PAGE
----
To ask the Secretary of State for Environment, Food and Rural Affairs what discussions her Department has had with (a) biotechnology companies and (b) health and environmental campaign and voluntary groups regarding the future licensing of GM crops. 
Ministers and officials have regular face-to-face, telephone and written communications with relevant stakeholders on GM crop issues. No central record is kept of these communications.
To ask the Secretary of State for Environment, Food and Rural Affairs what assessments have been made of applications for marketing consents to the EU of GM crops by (a) her Department and (b) other member states; and what evidence was used in the assessments. 
To date, 19 applications have been made under EU Directive 2001/18 for consent to place GMOs on the European single market. 10 of these are for GM crops intended for cultivation in the EU, and the other nine are for "import only"—i.e. of GM grain grown outside the EU intended for import into the EU for processing into products. In all 19 cases, the process of assessment is ongoing and no collective EU decisions have yet been made.EU Directive 2001/18 requires that applications to place GMOs on the market consist of a substantial dossier of information about the particular GMO and scientific evidence concerned with potential risks associated with the intended use. Summaries of these dossiers are published on a European Commission website at http://gmoinfo.jrc.it/default.asp.Each application must first be made to the authorities in one of the 15 EU member states, which must make an initial assessment of compliance with the safety standards required by the Directive. If the assessment is positive the application is referred to the European Commission, which then disseminates the assessment and its supporting evidence to other member states for EU-wide scrutiny and public consultation, leading to a collective decision by the European Commission and all 15 member states on whether or not a consent should be granted.Two of the 19 applications have been made in the UK. They both concern GMOs intended for "import only", and in both cases the UK authority is awaiting further information requested from the applicants before it makes its initial assessment.Of the remaining 17 applications made in other member states, three have received positive initial assessments and are being scrutinised at EU-level. The UK has forwarded opinions on two of these dossiers (published at http://www.defra.gov.uk/environment/gm/euconsent.htm), and will deliver its opinion on the other in due course. In both opinions, the UK asked the lead member state for further information to be required from the applicant before a final assessment can be made. The other 14 applications made in other member states have not yet received initial assessments.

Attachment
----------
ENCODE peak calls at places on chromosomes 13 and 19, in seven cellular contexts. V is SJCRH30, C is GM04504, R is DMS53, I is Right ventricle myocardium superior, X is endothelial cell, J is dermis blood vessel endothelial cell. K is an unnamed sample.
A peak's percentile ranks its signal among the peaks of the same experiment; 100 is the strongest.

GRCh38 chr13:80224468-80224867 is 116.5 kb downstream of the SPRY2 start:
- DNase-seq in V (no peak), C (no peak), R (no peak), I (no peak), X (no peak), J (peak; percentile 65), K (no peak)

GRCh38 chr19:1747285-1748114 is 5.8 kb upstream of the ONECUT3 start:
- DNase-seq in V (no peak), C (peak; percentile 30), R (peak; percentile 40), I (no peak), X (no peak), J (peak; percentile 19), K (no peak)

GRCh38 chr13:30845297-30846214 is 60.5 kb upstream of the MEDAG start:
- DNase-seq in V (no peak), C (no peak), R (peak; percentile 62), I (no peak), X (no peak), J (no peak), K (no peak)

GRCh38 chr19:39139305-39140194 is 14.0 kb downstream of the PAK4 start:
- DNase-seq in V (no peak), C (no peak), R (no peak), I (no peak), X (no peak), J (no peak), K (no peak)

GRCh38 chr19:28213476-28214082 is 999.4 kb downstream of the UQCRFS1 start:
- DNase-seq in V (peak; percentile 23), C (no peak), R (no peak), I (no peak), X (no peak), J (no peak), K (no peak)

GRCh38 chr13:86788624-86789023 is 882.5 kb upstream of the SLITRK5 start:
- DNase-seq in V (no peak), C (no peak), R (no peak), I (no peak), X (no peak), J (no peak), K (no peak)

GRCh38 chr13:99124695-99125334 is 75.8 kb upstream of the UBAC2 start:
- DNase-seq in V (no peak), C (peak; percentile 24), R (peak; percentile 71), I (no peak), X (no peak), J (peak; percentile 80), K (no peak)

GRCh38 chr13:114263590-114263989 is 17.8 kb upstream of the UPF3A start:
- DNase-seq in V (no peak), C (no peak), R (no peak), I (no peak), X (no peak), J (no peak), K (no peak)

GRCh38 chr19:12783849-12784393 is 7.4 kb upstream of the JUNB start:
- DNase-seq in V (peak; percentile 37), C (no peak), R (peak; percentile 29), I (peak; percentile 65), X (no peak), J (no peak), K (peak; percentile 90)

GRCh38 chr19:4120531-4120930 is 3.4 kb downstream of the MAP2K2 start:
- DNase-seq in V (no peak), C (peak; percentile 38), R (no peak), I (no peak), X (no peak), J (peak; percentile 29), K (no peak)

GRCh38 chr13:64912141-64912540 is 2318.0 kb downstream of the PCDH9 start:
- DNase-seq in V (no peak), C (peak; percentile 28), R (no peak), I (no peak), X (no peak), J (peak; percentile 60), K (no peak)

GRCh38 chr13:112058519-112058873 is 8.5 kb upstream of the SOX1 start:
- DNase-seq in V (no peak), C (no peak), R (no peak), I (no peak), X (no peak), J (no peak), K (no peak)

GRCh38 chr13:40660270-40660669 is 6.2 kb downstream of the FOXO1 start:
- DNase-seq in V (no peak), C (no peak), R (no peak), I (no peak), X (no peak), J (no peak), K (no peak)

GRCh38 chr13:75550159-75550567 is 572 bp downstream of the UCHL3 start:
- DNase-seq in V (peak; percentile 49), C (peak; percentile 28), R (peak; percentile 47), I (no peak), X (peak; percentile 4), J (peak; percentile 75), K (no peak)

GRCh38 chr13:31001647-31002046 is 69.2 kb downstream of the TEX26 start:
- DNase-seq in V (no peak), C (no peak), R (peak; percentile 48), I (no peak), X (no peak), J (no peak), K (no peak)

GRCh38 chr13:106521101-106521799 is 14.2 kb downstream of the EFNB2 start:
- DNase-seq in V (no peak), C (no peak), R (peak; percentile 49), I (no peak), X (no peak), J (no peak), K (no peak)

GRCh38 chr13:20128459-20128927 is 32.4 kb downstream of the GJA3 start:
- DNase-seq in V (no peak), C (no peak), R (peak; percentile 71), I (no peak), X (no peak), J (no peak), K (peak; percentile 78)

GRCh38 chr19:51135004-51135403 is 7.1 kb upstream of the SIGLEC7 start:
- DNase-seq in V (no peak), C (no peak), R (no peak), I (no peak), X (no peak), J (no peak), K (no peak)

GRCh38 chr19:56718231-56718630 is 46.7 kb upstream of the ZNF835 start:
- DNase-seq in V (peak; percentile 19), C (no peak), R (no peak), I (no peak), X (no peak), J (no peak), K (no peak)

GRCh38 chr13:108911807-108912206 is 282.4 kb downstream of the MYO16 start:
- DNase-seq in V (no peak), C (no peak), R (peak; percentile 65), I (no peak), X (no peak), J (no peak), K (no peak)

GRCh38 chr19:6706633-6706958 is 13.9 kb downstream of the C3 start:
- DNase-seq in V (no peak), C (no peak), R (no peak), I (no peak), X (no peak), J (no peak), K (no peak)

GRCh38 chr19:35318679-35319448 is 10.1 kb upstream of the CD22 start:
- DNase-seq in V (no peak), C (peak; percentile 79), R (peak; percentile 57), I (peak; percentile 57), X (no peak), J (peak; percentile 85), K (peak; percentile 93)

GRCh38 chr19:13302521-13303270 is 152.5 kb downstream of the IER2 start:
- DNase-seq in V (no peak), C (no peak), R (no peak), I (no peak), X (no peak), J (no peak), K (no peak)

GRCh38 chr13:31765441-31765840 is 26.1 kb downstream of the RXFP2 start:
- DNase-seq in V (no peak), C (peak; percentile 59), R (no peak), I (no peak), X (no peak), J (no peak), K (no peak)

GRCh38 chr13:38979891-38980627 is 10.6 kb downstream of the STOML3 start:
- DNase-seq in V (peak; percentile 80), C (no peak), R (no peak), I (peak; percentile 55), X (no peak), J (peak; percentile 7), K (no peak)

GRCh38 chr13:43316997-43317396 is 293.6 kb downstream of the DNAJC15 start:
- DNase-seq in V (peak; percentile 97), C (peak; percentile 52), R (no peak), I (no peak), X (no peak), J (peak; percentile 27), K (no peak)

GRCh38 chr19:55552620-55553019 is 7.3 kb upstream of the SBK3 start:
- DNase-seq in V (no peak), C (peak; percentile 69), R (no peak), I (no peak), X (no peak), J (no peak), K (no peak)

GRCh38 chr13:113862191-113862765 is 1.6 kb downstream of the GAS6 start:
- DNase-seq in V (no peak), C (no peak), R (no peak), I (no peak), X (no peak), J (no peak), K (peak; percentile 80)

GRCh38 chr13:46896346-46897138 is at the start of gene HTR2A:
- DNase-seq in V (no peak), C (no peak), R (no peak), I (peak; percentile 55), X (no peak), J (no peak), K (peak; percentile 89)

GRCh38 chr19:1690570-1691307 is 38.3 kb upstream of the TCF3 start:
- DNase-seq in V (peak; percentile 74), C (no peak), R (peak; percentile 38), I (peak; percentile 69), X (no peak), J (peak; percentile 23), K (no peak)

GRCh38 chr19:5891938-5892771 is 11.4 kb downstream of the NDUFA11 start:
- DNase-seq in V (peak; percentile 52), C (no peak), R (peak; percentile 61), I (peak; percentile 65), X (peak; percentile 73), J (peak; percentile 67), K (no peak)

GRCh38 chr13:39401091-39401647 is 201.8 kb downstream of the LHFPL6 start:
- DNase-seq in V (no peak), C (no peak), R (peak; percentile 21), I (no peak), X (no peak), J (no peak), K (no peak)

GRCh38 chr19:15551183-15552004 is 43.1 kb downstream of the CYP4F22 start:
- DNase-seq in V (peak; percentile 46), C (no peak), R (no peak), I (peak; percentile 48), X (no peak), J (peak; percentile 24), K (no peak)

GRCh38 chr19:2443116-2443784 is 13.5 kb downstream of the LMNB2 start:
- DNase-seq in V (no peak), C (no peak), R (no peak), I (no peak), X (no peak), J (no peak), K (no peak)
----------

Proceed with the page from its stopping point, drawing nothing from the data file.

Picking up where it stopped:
To ask the Secretary of State for Environment, Food and Rural Affairs, pursuant to her answer to the hon. Member for Lewes (Norman Baker) of 1 May 2003, Official Report, column 465W, on GM crop trials, what plans she has for public consultation on the future licensing of GM crops after the results of all of the Government's current GM farm-scale evaluations are published in the Philosophical Transactions of the Royal Society. 
Currently we have no plans for a specific consultation exercise on the future licensing of GM crops after the publication of the results of the farm scale evaluations. Once published, the results of the crop trials will be in the public domain and people will be able to comment on them then.In addition, as each individual crop in the farm scale evaluations comes forward for licensing, the public has the opportunity to comment on every application during the two consultation periods specified in Directive 2001/18/EC, before decisions are taken on a case-by-case basis at EU level.